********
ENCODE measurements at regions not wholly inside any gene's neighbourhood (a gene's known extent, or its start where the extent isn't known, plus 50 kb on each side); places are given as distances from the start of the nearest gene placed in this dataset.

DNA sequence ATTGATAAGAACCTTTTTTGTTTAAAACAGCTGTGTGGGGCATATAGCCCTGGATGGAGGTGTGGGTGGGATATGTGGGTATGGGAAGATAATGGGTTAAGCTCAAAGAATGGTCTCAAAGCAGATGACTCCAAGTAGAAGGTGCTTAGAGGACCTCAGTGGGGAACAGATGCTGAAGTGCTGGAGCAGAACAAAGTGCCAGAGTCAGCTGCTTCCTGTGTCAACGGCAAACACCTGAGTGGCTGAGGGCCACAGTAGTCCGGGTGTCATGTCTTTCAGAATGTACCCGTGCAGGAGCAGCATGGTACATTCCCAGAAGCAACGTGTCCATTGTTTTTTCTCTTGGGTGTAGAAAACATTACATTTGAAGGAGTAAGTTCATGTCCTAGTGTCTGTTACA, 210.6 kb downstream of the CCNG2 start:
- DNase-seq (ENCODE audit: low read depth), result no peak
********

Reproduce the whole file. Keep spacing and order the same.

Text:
ENCODE measurements at regions not wholly inside any gene's neighbourhood (a gene's known extent, or its start where the extent isn't known, plus 50 kb on each side); places are given as distances from the start of the nearest gene placed in this dataset.

DNA sequence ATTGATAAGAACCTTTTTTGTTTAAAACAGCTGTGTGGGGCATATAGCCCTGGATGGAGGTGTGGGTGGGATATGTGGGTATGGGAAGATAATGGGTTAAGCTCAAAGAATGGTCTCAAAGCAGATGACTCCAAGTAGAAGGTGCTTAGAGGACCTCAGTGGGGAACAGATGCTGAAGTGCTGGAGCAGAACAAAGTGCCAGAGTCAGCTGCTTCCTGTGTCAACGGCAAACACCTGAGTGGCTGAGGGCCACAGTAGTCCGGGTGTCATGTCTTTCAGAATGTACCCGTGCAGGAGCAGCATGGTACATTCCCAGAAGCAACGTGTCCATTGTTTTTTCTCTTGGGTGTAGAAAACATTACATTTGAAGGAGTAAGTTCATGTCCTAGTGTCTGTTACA, 210.6 kb downstream of the CCNG2 start:
- DNase-seq (ENCODE audit: low read depth), result no peak